Monday, September 29, 2008

Welcome to Sajjanpur

If you have read my blogs, you’d know that I analyse critically the movies I see. I highlight the bloopers in the movie, and sometimes even suggest what could have been done to make the movie better. But this time I have no criticism and no suggestions. Welcome to Sajjanpur is a welcome respite from the senseless, meaningless movies releasing like people from projects in IT companies.

Welcome to Sajjanpur uses humor (as opposed to misuse, as done by a lot of movies these days) to tell grave realities of our society. Shyam Benegal, intricately weaves - a political saga, a child-widow problem, a human organs business, harassment of girls due to superstition and aspirations of an educated average village youth - by humour. Most comic sequences in the movie not only tickle you but also pose some thought provoking questions about the society we live in. The hegemony of the illiterate, Hindu MLA candidate, the helplessness of the Muslim opponent and the pains of the eunuch who finally wins the election – all points to the problems prevalent in the political space. Another heart throbbing story was that of a child widow who got a decent suitor. Both the families were more than happy with the relation but the couple was hung alive from tree by the society who took widow remarriage as a crime. The story of a woman whose husband goes to the city for work, not only describes the emotional trauma a woman (and more so a man) separated from her (his) spouse for four years go through but also hints at the organ-sale racket when her husband writes her that he is going to sell his kidney to buy a house for them. The most humouros of the stories, the story of a girl who was not getting a suitor because she was a “mangalik”, hints at the superstition of which our society is a victim. The girl, diagnosed as mangalik was prescribed to marry a dog born on a Saturday!

The movie ends in an overall positive note. The letter writer turns into a novelist. The manglik gets married (to this writer). Munni wins the election and is influential in the parliament (though Benegal doesn’t say whether the influence was good or bad). However, the hanging of the couple sensitizes the audience about the backwardness of our society.

I have purposely avoided using the names of the character or actor which played the roles. The characters represent average villagers – not only of Sajjanpur but of any place in India. All the actors did full justice to their characters. Sreyas Talpade, Amrita Rao, Rajeshwari Shachdev, Illa Arun, and all the others did an amazing work.

The music of the movie is good – not outstanding. The lyrics of the songs are really meaningful and add to the overall flow of the movie. I, especially, remember one song sung by the eunuch while campaigning. The song goes something like – “Pehle raja aye, phir rani aayi – ab munni jitegi”. It means – first there was the kingdom of “kings” – probably hinting at the Mughal rulers – all male. Then came the Queen – probably hinting at the British Queen and now Munni (the eunuch) is going to win.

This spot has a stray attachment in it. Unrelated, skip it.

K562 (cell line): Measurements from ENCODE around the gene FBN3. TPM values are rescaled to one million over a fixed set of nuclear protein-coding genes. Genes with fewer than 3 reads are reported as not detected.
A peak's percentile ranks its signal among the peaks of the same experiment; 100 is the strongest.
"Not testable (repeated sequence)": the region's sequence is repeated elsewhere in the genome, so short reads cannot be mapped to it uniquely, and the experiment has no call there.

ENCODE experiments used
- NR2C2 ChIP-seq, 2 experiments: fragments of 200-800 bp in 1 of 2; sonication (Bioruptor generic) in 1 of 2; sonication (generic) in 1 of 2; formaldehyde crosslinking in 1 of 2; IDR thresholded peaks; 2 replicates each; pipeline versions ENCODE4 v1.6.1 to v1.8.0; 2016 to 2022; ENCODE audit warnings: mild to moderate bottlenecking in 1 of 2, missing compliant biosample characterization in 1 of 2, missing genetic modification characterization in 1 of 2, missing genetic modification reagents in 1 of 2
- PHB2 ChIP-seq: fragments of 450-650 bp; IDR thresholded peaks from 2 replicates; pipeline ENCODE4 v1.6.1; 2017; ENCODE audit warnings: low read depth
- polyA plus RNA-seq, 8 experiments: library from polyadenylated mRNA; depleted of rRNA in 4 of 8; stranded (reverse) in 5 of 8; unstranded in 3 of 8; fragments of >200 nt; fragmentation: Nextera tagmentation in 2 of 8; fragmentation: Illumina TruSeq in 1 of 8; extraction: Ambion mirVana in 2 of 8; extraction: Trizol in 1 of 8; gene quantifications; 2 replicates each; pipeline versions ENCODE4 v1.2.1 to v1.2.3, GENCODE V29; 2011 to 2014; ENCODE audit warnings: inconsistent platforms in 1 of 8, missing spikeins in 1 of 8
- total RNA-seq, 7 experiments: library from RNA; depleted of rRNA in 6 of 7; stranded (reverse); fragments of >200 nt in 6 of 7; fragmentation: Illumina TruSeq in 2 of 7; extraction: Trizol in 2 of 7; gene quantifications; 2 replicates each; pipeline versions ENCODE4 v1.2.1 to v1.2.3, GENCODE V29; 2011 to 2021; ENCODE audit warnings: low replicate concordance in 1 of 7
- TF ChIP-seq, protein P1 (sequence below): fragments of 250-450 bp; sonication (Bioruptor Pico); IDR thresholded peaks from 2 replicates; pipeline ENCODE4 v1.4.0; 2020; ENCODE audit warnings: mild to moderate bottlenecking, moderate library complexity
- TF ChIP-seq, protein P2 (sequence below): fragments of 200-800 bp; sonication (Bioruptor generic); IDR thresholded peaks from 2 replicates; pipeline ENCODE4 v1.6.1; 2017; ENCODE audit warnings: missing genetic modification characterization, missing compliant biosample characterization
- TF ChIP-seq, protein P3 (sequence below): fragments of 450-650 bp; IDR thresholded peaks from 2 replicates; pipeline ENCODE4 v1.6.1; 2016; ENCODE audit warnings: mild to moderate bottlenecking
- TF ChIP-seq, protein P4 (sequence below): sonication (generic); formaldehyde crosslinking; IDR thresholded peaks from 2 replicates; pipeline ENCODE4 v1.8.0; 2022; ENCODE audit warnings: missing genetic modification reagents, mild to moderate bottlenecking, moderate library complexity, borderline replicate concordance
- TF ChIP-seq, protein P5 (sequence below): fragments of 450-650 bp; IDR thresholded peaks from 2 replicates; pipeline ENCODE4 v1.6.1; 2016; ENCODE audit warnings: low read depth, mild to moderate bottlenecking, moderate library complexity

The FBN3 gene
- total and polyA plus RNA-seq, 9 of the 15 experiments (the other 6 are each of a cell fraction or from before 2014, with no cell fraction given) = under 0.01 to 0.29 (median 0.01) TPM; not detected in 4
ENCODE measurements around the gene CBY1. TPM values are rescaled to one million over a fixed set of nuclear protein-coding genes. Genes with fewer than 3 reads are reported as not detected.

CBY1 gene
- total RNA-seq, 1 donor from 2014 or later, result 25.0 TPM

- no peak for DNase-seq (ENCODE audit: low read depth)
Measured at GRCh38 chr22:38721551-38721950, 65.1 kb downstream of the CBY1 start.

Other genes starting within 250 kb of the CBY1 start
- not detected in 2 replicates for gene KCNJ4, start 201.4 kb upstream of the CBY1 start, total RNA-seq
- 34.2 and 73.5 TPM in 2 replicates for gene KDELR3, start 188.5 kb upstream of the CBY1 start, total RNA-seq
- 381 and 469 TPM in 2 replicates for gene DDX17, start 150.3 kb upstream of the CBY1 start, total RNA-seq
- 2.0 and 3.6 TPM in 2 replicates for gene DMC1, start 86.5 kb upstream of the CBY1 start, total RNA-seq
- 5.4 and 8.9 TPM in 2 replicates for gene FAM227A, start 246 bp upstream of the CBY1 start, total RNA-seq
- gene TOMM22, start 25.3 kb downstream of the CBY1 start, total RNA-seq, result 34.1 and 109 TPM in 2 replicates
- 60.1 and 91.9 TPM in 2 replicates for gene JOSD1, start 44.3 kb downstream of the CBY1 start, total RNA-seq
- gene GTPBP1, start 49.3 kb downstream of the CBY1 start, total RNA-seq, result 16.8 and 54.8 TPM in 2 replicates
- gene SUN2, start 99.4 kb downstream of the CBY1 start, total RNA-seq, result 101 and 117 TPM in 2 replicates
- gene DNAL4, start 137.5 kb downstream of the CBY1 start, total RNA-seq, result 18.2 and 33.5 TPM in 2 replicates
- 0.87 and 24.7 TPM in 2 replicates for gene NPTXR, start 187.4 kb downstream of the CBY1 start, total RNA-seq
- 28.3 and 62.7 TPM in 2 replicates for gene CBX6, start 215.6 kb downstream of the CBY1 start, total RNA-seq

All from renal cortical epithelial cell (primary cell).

If I still had to find one thing in the movie which I liked comparatively less was the dripping of nose instead of eyes of Illa Arun. But, still I think, it did good job in lightening the issue at hand. See, I still cannot find one clear “flaw”. The light but realistic treatment given to such heavy, grave subjects is really amazing. I had not seen such an amazing movie with such varied shades and colors in recent times – some part of the movie being painted with bright, cheerful colors, some with grim, dark ones and some with obscured colors whose myriad shades pose serious questions to the audience. You must have guessed by now (given the number of times I used the word ‘amazing’) that I found the movie, well, amazing :)

1 comments:

oli September 29, 2008 at 11:40 AM  

I agree with Prashant,WELCOME TO SP is a relief from a lot of things that recent movies seem to suffer from,
1.flawed storyline,2.slapstick comedy,3.excessive violence,4.mediocricity in general and last but never the least endless overpromotion.
SP deals with social issues in an almost cheerful manner but I personally feel that it somewhere takes the gravitas off the issues at hand.But then these are things we are all so painfully aware of that may be all we need is just a gentle reminder.It has an almost innocent story telling air to it that renders itenjoyable.It also shows how the majority of India is still illiterate where the hindu ex sarpanch doenot know how to write whereas munni knows only how to sign her name.It also brings into light that letter writing is indeed an art as the compounder who is educated seeks the favour of the narrator to write a love letter for him.But all in all Sajjanpur leaves you with a soft smile on your face ,a small ache in your heart and some strong thoughts in your mind.The movie though light is not inconsequential and thank god for Shyam Benegal.

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